The U.S. Environmental Protection Agency has sent its final proposal on whether carbon dioxide and other greenhouse gas emissions pose a danger to human health and welfare to the White House for review, EPA Administrator Lisa Jackson told Reuters on Monday.
The EPA’s final finding, if it follows the agency’s earlier assessment and is approved by the Office of Management and Budget, would allow the EPA to issue rules later to regulate greenhouse gas emissions, even if Congress fails to pass legislation to cut U.S. emissions of the heat-trapping gases that contribute to global warming.
For background, see New EPA rule will require use of best technologies to reduce greenhouse gases from large facilities when “constructed or significantly modified” “” small businesses and farms exempt.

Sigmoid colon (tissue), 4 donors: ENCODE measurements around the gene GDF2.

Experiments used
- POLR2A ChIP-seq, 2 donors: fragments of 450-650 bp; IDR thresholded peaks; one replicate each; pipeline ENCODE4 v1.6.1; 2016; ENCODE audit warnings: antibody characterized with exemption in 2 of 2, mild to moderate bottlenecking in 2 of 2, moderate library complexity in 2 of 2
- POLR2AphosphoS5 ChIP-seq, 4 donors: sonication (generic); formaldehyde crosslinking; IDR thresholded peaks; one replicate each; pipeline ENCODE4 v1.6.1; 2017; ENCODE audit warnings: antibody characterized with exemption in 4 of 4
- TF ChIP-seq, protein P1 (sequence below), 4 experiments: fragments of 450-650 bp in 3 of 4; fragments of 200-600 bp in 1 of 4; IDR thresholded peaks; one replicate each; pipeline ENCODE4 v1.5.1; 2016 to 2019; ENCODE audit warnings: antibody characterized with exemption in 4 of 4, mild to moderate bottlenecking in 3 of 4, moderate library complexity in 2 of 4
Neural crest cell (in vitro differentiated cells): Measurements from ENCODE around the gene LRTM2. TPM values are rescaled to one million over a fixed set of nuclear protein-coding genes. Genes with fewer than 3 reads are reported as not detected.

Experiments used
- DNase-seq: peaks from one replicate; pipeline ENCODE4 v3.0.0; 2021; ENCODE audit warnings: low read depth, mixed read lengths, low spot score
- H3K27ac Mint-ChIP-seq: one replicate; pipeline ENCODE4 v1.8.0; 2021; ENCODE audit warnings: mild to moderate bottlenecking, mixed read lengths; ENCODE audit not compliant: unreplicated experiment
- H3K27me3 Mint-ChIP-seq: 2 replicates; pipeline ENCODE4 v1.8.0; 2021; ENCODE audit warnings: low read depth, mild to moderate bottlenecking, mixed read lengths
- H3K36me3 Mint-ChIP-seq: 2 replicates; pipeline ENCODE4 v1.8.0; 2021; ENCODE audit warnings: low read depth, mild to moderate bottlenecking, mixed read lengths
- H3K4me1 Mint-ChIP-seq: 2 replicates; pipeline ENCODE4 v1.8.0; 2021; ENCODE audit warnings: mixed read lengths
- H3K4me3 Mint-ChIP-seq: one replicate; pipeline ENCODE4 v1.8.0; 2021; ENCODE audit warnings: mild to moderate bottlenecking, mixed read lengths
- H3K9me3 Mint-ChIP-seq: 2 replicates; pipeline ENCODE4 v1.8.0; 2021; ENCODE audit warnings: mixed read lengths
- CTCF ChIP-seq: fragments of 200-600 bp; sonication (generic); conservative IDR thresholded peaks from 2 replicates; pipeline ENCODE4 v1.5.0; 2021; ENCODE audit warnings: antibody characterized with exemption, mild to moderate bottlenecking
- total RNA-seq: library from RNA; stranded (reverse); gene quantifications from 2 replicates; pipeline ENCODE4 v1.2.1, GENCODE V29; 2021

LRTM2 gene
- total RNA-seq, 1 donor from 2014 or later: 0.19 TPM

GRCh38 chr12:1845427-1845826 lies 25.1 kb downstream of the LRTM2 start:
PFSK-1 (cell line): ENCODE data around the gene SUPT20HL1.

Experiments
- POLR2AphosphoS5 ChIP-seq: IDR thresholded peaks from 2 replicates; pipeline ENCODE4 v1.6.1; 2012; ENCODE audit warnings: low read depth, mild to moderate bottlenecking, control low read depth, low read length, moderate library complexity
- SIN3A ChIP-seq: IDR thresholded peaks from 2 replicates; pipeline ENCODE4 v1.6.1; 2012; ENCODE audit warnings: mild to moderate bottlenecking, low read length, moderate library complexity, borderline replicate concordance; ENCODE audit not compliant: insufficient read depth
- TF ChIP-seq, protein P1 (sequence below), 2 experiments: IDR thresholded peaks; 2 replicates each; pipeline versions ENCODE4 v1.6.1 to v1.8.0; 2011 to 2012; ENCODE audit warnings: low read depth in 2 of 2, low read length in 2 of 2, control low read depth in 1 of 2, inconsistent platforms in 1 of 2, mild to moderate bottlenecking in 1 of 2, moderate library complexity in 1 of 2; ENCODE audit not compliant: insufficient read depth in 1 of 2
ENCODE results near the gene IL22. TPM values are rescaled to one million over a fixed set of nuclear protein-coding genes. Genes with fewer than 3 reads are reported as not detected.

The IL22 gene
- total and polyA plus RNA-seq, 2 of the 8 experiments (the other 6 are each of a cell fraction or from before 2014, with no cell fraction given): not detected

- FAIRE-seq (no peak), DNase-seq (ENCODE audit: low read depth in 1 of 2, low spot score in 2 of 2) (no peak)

“We sent the final proposal over to OMB on Friday,” Jackson said in an interview at her EPA headquarters’ office.
She said the OMB has up to 90 days to review the proposal, but the EPA would like a quicker timetable.
“We’ve briefed them a couple of times. So we’re hoping for an expedited review,” Jackson said.
Along with its final endangerment finding, the EPA also sent to OMB the agency’s final finding on whether cars and trucks “cause or contribute to that pollution,” Jackson said.
Such a finding would allow the federal government to regulate tailpipe emissions by increasing vehicle mileage requirement.
Jackson said the government is facing a “hard deadline” of next March to let automakers know of any required increases in fuel economy standards that would affect vehicles built for the 2012 model year.
It remains vital that the administration pursue this less-than-perfect approach in case Congress fails to pass the climate and clean energy bill.